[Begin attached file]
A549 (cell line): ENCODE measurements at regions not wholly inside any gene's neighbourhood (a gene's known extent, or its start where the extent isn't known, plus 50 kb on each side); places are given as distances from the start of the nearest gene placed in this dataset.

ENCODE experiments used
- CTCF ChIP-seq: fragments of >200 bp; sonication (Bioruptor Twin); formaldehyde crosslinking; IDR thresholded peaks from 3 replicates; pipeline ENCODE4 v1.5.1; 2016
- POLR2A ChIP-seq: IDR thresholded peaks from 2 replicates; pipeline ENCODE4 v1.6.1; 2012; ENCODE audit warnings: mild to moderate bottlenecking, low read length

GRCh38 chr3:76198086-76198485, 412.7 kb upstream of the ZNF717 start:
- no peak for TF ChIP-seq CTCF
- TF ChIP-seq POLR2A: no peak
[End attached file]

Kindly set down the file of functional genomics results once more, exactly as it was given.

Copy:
A549 (cell line): ENCODE measurements at regions not wholly inside any gene's neighbourhood (a gene's known extent, or its start where the extent isn't known, plus 50 kb on each side); places are given as distances from the start of the nearest gene placed in this dataset.

ENCODE experiments used
- CTCF ChIP-seq: fragments of >200 bp; sonication (Bioruptor Twin); formaldehyde crosslinking; IDR thresholded peaks from 3 replicates; pipeline ENCODE4 v1.5.1; 2016
- POLR2A ChIP-seq: IDR thresholded peaks from 2 replicates; pipeline ENCODE4 v1.6.1; 2012; ENCODE audit warnings: mild to moderate bottlenecking, low read length

GRCh38 chr3:76198086-76198485, 412.7 kb upstream of the ZNF717 start:
- no peak for TF ChIP-seq CTCF
- TF ChIP-seq POLR2A: no peak